A carer is someone who, without payment, provides help and support to a partner, child, relative, friend or neighbour, who could not manage without their support. Anyone can become a carer; carers come from all walks of life, all cultures and can be of any age.
The people they care for may:
- Be frail
- Be ill
- Be disabled
- Have a mental health problem
- Have a learning disability
- Have issues with substance misuse
Many carers do not consider themselves to be a carer. They are just getting on with looking after their mother, son, or best friend, and doing what anyone else would in the same situation.
We recognise that carers are extremely important within families and communities and often help those they care for to live independently for longer.
Becoming a carer can be bewildering, confusing and frightening, so at the end of this page there are links to local and national organisations that can offer advice and support to carers. Our Carer Aware e-learning course may also be of interest to you.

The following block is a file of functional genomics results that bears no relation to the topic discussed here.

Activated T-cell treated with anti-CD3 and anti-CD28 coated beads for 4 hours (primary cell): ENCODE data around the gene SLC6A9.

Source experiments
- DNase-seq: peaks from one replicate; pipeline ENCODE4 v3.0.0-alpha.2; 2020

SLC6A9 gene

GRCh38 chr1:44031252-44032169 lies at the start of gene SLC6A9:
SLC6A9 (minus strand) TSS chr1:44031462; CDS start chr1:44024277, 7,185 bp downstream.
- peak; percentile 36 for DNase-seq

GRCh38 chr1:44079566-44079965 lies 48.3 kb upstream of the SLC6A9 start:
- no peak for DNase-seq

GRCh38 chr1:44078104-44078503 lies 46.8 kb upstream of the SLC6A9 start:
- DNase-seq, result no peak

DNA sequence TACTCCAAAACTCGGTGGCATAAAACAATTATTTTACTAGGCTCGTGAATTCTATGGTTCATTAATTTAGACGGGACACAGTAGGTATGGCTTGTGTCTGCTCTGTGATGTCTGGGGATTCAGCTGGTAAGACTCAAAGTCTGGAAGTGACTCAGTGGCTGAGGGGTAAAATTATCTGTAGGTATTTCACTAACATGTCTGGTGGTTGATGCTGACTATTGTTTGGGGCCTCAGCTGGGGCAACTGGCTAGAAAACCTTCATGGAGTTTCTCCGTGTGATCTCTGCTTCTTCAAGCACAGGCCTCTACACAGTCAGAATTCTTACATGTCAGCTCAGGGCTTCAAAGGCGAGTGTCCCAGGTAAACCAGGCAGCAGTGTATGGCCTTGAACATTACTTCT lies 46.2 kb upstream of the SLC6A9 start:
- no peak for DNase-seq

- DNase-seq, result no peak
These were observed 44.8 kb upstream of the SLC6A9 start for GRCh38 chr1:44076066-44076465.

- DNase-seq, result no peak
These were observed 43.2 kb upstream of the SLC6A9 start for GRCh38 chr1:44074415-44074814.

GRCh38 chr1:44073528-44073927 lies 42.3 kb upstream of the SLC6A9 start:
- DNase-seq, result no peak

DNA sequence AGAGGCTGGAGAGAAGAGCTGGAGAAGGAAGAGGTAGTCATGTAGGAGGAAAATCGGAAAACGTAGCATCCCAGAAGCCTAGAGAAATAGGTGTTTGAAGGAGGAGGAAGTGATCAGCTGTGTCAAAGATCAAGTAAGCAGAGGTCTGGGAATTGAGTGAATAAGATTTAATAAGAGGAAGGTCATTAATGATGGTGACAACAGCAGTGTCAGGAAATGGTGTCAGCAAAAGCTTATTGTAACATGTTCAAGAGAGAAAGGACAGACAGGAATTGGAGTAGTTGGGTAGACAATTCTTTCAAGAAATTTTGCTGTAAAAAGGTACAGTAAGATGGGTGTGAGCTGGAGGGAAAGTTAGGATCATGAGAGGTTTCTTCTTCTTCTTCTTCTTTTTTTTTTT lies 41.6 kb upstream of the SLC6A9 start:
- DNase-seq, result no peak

Arrange a break from caring
If you need a break from your caring role, our information on caring for adults provides you with information on who to talk to and some potential providers of respite care.
You can also search our directory for care agencies that can support respite.
All carers are entitled to an assessment which identifies how they can be supported. Read the council’s Carers’ Assessments page to find out more.
Other support and information for carers
I'm a young carer SHOW
I'm a parent carer SHOW
I'm a carer of an adult SHOW
Useful information SHOW
If you cannot find the information you need above, please contact us.